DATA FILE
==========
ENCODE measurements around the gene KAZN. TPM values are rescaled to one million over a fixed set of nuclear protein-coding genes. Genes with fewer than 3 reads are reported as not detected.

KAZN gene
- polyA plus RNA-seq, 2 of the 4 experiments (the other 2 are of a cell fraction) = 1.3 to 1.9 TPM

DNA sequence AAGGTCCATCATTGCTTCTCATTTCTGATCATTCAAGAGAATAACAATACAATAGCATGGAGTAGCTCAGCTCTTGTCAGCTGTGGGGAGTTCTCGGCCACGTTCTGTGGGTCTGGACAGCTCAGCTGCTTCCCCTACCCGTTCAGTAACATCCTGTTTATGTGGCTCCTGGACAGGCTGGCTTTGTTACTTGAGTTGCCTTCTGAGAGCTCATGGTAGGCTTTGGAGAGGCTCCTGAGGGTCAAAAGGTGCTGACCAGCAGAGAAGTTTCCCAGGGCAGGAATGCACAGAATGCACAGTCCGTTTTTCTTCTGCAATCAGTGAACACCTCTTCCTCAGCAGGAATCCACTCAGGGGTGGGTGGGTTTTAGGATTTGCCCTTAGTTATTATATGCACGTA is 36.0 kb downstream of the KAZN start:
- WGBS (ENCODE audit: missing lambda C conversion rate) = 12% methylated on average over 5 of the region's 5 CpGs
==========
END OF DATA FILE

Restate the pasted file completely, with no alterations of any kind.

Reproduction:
ENCODE measurements around the gene KAZN. TPM values are rescaled to one million over a fixed set of nuclear protein-coding genes. Genes with fewer than 3 reads are reported as not detected.

KAZN gene
- polyA plus RNA-seq, 2 of the 4 experiments (the other 2 are of a cell fraction) = 1.3 to 1.9 TPM

DNA sequence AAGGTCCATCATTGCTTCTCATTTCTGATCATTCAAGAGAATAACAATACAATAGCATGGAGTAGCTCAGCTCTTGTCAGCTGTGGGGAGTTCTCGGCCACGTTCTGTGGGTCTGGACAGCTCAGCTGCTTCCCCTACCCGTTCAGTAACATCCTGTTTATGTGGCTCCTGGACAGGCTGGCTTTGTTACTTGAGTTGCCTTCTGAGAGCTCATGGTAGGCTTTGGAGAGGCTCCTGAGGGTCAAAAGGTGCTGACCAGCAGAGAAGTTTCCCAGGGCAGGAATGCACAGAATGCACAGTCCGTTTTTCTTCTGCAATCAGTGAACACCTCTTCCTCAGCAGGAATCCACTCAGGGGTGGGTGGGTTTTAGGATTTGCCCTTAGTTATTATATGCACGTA is 36.0 kb downstream of the KAZN start:
- WGBS (ENCODE audit: missing lambda C conversion rate) = 12% methylated on average over 5 of the region's 5 CpGs